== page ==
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How an unexpected child affects estate planning

On Behalf of | Aug 31, 2023 | Estate Planning |

For the most part, children within a family in California follow a fairly tight age spread, no more than 48 months separating each child. However, sometimes an unexpected child can enter the picture, often much younger than their siblings and while you as parents are at a later stage in life.

While a new baby is always a source of joy, it’s important to consider the estate planning consequences of an unexpected child.

Considering guardian status

Many couples with older children (at least age eight or nine up to teenagers) have provisions in their wills making their parents the guardians of the children in the event that it becomes necessary. And frequently, this is a suitable arrangement.

Parenting older children is a task many grandparents are up for, as older children have more autonomy and require less all-encompassing childcare. But a baby, infant or young child is an altogether different proposition.

Babies and young children require near-constant care, and are often more physically demanding than grandparents might be able to handle. Consider an older, adult sibling, younger relative or close family friend as a guardian for your baby or young child.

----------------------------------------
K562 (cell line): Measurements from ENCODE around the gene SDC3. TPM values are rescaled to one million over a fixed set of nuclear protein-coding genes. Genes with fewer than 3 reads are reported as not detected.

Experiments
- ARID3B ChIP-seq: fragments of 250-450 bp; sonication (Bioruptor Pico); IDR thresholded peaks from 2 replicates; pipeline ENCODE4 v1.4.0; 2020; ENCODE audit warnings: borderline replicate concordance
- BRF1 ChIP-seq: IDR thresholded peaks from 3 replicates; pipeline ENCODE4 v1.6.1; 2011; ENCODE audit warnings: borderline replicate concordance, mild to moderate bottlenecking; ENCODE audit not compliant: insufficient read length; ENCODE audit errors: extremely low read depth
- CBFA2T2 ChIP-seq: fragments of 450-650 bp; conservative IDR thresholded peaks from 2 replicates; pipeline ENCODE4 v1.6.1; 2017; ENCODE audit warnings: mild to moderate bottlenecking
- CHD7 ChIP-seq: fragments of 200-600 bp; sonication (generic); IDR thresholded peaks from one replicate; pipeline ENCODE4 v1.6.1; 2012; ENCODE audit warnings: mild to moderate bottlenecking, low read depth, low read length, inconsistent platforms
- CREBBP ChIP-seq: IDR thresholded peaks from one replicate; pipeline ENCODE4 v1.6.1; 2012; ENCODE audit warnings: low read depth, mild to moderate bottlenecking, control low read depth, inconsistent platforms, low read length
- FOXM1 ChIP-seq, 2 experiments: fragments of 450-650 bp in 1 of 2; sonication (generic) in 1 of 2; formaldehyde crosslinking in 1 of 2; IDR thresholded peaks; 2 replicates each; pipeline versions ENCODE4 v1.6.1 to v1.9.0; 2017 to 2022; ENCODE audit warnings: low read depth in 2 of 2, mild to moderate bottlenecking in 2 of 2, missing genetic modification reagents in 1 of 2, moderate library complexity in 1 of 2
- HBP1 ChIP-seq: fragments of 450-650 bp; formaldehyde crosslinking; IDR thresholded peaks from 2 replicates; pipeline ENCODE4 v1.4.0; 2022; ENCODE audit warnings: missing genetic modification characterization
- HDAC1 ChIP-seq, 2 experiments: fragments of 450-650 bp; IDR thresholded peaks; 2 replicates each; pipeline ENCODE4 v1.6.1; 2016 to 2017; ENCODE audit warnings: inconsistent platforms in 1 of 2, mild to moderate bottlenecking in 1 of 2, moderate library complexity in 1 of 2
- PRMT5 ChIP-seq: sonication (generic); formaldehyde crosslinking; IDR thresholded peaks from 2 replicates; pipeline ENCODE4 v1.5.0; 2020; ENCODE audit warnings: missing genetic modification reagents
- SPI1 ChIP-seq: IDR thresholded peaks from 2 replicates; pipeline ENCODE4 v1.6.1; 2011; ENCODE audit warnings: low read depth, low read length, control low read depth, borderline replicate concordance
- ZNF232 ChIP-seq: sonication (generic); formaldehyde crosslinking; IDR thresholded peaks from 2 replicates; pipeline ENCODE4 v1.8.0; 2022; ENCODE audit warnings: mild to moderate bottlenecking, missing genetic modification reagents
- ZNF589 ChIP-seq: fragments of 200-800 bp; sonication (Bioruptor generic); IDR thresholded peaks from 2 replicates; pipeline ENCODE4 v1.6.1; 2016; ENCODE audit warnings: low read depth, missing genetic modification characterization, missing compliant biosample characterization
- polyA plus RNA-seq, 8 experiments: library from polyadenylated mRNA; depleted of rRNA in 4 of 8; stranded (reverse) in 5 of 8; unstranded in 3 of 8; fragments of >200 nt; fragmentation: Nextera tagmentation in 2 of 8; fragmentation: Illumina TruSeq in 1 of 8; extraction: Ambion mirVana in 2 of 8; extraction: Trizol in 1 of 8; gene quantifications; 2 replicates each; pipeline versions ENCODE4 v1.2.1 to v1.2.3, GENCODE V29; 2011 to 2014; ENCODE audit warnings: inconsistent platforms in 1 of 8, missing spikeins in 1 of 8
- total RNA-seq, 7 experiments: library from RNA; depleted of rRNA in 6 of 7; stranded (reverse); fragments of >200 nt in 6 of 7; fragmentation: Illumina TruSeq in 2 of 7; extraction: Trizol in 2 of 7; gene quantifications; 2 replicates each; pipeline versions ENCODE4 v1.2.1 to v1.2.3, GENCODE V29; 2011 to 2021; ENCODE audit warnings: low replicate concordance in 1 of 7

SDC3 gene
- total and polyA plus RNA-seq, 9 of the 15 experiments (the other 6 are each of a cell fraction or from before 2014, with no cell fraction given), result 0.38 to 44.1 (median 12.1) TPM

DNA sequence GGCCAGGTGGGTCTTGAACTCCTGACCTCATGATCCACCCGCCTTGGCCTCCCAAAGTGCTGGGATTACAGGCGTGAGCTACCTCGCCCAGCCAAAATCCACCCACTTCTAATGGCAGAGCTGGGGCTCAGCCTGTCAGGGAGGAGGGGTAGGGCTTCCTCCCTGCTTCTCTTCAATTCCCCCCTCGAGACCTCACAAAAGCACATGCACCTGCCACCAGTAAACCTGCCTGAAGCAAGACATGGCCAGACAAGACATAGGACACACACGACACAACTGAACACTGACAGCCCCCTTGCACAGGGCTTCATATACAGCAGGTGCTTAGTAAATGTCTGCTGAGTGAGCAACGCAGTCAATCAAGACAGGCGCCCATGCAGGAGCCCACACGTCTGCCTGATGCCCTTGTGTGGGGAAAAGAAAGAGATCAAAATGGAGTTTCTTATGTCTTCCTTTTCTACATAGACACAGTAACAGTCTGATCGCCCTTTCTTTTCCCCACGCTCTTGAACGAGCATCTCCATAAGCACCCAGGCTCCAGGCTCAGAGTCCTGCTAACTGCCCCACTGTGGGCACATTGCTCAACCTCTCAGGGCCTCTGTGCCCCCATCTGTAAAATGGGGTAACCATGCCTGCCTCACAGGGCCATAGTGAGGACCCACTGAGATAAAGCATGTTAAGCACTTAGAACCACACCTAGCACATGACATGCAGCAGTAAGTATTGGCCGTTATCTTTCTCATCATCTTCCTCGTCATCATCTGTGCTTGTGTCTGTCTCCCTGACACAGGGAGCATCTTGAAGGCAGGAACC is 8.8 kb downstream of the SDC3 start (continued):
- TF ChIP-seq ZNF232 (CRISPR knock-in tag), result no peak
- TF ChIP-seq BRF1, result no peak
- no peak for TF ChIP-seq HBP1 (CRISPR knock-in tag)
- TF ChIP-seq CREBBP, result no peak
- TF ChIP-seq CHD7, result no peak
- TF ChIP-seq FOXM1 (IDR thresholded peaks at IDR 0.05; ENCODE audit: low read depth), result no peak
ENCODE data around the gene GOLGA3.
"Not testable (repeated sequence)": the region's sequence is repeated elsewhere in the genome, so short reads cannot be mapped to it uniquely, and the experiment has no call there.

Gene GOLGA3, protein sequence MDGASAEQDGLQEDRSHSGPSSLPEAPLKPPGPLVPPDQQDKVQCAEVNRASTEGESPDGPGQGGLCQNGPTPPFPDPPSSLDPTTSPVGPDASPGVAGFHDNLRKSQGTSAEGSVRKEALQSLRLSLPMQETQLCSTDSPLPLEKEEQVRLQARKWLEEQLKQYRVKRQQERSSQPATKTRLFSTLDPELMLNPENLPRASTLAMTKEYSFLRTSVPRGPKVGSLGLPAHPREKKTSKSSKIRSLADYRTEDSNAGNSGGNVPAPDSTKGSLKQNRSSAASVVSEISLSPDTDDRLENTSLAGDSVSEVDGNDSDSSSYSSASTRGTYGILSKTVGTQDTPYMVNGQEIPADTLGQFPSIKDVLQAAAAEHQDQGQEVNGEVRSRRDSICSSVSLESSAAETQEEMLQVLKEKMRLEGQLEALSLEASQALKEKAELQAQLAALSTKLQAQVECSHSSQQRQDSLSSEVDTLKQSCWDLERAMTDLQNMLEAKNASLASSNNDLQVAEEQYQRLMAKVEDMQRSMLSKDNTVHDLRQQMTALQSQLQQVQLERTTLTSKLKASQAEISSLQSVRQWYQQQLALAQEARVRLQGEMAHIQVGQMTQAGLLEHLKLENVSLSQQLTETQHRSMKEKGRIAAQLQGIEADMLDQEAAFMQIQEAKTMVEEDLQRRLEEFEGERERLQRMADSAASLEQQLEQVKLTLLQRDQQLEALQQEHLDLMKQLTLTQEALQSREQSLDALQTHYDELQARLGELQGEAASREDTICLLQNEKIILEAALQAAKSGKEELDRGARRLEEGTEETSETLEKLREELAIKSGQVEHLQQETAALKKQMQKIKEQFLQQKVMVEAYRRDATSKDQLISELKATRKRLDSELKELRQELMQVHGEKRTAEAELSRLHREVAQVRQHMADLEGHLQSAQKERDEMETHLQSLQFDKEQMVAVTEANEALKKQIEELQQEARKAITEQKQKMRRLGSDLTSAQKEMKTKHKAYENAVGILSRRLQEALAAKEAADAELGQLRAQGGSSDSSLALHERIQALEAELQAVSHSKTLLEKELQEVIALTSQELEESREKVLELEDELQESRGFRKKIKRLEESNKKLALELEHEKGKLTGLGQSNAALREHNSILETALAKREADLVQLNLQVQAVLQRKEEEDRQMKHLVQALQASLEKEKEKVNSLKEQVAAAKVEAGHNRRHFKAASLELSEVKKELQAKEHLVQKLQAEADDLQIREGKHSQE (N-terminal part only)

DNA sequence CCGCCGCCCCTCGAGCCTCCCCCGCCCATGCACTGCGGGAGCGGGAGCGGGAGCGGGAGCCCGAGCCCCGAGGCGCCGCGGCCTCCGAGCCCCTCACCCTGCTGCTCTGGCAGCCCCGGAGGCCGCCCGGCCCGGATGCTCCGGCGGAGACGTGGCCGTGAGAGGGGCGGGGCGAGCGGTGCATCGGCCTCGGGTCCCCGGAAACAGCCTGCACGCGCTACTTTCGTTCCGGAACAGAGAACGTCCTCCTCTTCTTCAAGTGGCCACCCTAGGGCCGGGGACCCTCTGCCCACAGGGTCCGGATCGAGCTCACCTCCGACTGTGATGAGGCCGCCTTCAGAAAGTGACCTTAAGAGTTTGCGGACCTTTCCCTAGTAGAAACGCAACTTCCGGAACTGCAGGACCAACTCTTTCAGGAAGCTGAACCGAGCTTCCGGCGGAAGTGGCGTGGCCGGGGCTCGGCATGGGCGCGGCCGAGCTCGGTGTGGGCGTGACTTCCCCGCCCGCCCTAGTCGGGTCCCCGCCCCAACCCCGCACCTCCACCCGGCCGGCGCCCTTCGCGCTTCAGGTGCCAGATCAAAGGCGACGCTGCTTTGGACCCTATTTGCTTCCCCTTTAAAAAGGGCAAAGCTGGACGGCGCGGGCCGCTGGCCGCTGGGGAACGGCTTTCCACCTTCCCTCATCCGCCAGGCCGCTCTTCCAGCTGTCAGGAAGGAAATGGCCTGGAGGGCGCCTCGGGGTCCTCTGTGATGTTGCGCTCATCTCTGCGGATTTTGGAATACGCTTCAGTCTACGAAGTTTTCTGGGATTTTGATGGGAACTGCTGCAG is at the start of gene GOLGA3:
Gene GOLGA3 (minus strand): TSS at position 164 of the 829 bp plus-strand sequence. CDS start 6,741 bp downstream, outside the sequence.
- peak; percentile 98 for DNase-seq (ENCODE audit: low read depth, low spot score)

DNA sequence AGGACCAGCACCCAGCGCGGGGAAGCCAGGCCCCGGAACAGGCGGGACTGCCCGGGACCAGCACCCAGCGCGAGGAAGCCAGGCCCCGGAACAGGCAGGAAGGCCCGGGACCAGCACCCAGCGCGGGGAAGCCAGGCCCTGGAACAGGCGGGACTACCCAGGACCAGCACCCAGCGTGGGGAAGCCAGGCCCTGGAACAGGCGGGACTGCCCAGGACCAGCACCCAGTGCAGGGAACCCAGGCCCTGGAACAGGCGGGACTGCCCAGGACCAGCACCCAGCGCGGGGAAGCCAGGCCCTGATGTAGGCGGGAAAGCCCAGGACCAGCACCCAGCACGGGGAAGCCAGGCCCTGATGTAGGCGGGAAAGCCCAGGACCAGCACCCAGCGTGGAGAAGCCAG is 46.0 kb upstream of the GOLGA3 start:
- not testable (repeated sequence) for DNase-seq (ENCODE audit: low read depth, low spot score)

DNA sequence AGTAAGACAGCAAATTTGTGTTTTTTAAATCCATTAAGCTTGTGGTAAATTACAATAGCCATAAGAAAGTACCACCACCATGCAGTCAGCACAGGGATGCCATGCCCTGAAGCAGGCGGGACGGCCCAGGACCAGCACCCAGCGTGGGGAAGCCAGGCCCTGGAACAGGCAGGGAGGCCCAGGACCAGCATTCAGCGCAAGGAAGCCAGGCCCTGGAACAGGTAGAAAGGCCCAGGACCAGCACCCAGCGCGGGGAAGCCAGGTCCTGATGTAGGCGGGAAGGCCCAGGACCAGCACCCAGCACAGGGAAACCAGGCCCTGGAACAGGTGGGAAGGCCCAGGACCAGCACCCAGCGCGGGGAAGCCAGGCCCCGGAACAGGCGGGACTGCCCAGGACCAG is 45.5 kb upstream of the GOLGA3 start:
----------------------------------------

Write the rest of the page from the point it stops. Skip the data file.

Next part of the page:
Financial considerations

Most wills make accommodations for the possibility of future children, so you may not need to update your will. But other financial instruments, such as life insurance policies, make no such distinction. If you don’t adjust the relevant policies, your new child might be without financial support if you die.

The simplest way to divide your estate among children is to give each child an equal portion. But this sometimes get complicated when one of your children is much younger than the others.

In that scenario, the older children might have received significant financial benefits (such as college tuition) that the younger child hasn’t yet needed. A pot trust is a pooled collection of your assets administered by a trustee, where the trustee is given leeway to divide those assets as they see fit.

An unexpected baby, particularly one born to older parents, can present certain challenges for estate planning. It’s important to take some time to consider their impact on your long-term life and estate planning.